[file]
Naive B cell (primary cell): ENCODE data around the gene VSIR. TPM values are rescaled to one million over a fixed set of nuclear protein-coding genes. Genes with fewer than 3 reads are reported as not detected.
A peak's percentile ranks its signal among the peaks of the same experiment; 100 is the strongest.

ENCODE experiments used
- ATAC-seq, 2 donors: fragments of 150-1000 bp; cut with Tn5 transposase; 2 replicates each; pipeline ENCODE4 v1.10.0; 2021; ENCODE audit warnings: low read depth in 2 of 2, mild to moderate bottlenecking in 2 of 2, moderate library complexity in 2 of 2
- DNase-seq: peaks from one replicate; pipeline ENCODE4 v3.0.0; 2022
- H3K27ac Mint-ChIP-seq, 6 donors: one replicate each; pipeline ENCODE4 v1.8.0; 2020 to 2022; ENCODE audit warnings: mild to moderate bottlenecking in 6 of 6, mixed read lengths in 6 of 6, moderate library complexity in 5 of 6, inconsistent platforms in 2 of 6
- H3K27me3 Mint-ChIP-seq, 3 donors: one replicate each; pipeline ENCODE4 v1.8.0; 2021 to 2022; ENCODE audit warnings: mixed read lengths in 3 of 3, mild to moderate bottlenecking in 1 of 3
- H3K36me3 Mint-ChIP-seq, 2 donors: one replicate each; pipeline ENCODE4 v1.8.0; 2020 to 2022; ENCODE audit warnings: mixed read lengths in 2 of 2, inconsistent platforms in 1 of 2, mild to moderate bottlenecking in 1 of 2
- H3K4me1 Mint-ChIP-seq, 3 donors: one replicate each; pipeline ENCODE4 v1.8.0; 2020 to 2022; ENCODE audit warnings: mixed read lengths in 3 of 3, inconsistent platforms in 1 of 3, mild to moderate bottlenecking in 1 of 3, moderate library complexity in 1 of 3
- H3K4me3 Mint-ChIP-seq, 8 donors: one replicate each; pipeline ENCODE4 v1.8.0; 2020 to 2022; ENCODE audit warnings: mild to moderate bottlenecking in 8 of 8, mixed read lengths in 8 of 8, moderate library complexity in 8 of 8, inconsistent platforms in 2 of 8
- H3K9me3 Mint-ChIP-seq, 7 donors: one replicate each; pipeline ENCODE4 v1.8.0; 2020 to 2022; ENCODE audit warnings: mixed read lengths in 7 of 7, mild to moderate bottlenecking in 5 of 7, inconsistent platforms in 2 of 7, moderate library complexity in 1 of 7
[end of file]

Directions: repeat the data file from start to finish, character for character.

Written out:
Naive B cell (primary cell): ENCODE data around the gene VSIR. TPM values are rescaled to one million over a fixed set of nuclear protein-coding genes. Genes with fewer than 3 reads are reported as not detected.
A peak's percentile ranks its signal among the peaks of the same experiment; 100 is the strongest.

ENCODE experiments used
- ATAC-seq, 2 donors: fragments of 150-1000 bp; cut with Tn5 transposase; 2 replicates each; pipeline ENCODE4 v1.10.0; 2021; ENCODE audit warnings: low read depth in 2 of 2, mild to moderate bottlenecking in 2 of 2, moderate library complexity in 2 of 2
- DNase-seq: peaks from one replicate; pipeline ENCODE4 v3.0.0; 2022
- H3K27ac Mint-ChIP-seq, 6 donors: one replicate each; pipeline ENCODE4 v1.8.0; 2020 to 2022; ENCODE audit warnings: mild to moderate bottlenecking in 6 of 6, mixed read lengths in 6 of 6, moderate library complexity in 5 of 6, inconsistent platforms in 2 of 6
- H3K27me3 Mint-ChIP-seq, 3 donors: one replicate each; pipeline ENCODE4 v1.8.0; 2021 to 2022; ENCODE audit warnings: mixed read lengths in 3 of 3, mild to moderate bottlenecking in 1 of 3
- H3K36me3 Mint-ChIP-seq, 2 donors: one replicate each; pipeline ENCODE4 v1.8.0; 2020 to 2022; ENCODE audit warnings: mixed read lengths in 2 of 2, inconsistent platforms in 1 of 2, mild to moderate bottlenecking in 1 of 2
- H3K4me1 Mint-ChIP-seq, 3 donors: one replicate each; pipeline ENCODE4 v1.8.0; 2020 to 2022; ENCODE audit warnings: mixed read lengths in 3 of 3, inconsistent platforms in 1 of 3, mild to moderate bottlenecking in 1 of 3, moderate library complexity in 1 of 3
- H3K4me3 Mint-ChIP-seq, 8 donors: one replicate each; pipeline ENCODE4 v1.8.0; 2020 to 2022; ENCODE audit warnings: mild to moderate bottlenecking in 8 of 8, mixed read lengths in 8 of 8, moderate library complexity in 8 of 8, inconsistent platforms in 2 of 8
- H3K9me3 Mint-ChIP-seq, 7 donors: one replicate each; pipeline ENCODE4 v1.8.0; 2020 to 2022; ENCODE audit warnings: mixed read lengths in 7 of 7, mild to moderate bottlenecking in 5 of 7, inconsistent platforms in 2 of 7, moderate library complexity in 1 of 7